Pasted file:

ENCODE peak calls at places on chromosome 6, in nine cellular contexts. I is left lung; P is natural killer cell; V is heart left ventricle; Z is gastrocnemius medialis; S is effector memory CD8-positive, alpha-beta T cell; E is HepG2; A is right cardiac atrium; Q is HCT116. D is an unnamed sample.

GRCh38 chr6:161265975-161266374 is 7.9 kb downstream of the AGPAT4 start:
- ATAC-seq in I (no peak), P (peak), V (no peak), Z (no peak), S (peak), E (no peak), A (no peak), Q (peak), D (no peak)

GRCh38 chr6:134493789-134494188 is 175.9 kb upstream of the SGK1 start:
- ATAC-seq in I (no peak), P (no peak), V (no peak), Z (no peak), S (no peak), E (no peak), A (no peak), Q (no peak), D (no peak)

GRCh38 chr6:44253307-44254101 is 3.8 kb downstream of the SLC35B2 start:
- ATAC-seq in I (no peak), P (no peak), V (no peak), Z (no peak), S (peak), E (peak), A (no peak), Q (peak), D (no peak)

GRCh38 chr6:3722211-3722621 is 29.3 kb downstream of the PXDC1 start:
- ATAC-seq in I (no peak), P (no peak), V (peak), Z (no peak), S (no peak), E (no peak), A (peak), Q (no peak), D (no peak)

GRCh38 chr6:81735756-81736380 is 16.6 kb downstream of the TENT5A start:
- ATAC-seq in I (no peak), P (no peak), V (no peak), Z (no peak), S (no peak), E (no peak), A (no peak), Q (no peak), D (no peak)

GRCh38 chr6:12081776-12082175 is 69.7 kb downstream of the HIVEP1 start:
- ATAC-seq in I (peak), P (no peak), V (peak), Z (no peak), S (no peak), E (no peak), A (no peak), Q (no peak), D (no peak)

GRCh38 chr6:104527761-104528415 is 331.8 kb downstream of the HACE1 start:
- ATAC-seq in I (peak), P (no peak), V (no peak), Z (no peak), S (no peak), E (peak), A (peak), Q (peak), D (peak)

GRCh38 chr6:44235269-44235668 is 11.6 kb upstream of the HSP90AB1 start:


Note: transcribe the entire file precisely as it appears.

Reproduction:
ENCODE peak calls at places on chromosome 6, in nine cellular contexts. I is left lung; P is natural killer cell; V is heart left ventricle; Z is gastrocnemius medialis; S is effector memory CD8-positive, alpha-beta T cell; E is HepG2; A is right cardiac atrium; Q is HCT116. D is an unnamed sample.

GRCh38 chr6:161265975-161266374 is 7.9 kb downstream of the AGPAT4 start:
- ATAC-seq in I (no peak), P (peak), V (no peak), Z (no peak), S (peak), E (no peak), A (no peak), Q (peak), D (no peak)

GRCh38 chr6:134493789-134494188 is 175.9 kb upstream of the SGK1 start:
- ATAC-seq in I (no peak), P (no peak), V (no peak), Z (no peak), S (no peak), E (no peak), A (no peak), Q (no peak), D (no peak)

GRCh38 chr6:44253307-44254101 is 3.8 kb downstream of the SLC35B2 start:
- ATAC-seq in I (no peak), P (no peak), V (no peak), Z (no peak), S (peak), E (peak), A (no peak), Q (peak), D (no peak)

GRCh38 chr6:3722211-3722621 is 29.3 kb downstream of the PXDC1 start:
- ATAC-seq in I (no peak), P (no peak), V (peak), Z (no peak), S (no peak), E (no peak), A (peak), Q (no peak), D (no peak)

GRCh38 chr6:81735756-81736380 is 16.6 kb downstream of the TENT5A start:
- ATAC-seq in I (no peak), P (no peak), V (no peak), Z (no peak), S (no peak), E (no peak), A (no peak), Q (no peak), D (no peak)

GRCh38 chr6:12081776-12082175 is 69.7 kb downstream of the HIVEP1 start:
- ATAC-seq in I (peak), P (no peak), V (peak), Z (no peak), S (no peak), E (no peak), A (no peak), Q (no peak), D (no peak)

GRCh38 chr6:104527761-104528415 is 331.8 kb downstream of the HACE1 start:
- ATAC-seq in I (peak), P (no peak), V (no peak), Z (no peak), S (no peak), E (peak), A (peak), Q (peak), D (peak)

GRCh38 chr6:44235269-44235668 is 11.6 kb upstream of the HSP90AB1 start: